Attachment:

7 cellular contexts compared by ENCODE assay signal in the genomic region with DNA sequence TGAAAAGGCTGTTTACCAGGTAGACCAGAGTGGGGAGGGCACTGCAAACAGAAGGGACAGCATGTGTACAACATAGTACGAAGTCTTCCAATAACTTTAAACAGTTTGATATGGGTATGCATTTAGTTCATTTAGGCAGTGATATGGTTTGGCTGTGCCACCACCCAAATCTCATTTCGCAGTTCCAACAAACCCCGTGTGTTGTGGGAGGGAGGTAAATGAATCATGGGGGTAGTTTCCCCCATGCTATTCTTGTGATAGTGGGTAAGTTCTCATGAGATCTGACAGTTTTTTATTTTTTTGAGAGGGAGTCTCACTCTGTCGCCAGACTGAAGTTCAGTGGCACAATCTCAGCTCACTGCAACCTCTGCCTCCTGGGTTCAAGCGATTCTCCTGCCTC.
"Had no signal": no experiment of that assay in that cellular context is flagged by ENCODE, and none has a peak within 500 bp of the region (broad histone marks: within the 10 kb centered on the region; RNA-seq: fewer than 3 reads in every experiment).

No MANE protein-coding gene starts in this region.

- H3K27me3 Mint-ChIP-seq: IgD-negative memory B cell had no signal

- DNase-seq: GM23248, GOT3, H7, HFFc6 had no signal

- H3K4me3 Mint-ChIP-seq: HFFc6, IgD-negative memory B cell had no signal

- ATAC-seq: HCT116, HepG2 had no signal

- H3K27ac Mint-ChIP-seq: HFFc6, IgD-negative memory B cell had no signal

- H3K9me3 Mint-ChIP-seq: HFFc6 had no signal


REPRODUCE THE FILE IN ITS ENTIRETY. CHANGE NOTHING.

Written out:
7 cellular contexts compared by ENCODE assay signal in the genomic region with DNA sequence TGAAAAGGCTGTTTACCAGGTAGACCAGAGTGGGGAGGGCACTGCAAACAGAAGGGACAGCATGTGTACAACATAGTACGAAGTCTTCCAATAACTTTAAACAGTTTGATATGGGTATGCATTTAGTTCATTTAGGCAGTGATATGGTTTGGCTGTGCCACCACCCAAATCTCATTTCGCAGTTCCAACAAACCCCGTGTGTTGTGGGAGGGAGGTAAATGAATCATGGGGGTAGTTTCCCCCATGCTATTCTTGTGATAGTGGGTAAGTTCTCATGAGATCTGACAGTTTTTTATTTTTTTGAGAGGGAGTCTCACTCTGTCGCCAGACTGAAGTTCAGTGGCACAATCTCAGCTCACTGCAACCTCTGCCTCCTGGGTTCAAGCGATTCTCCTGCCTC.
"Had no signal": no experiment of that assay in that cellular context is flagged by ENCODE, and none has a peak within 500 bp of the region (broad histone marks: within the 10 kb centered on the region; RNA-seq: fewer than 3 reads in every experiment).

No MANE protein-coding gene starts in this region.

- H3K27me3 Mint-ChIP-seq: IgD-negative memory B cell had no signal

- DNase-seq: GM23248, GOT3, H7, HFFc6 had no signal

- H3K4me3 Mint-ChIP-seq: HFFc6, IgD-negative memory B cell had no signal

- ATAC-seq: HCT116, HepG2 had no signal

- H3K27ac Mint-ChIP-seq: HFFc6, IgD-negative memory B cell had no signal

- H3K9me3 Mint-ChIP-seq: HFFc6 had no signal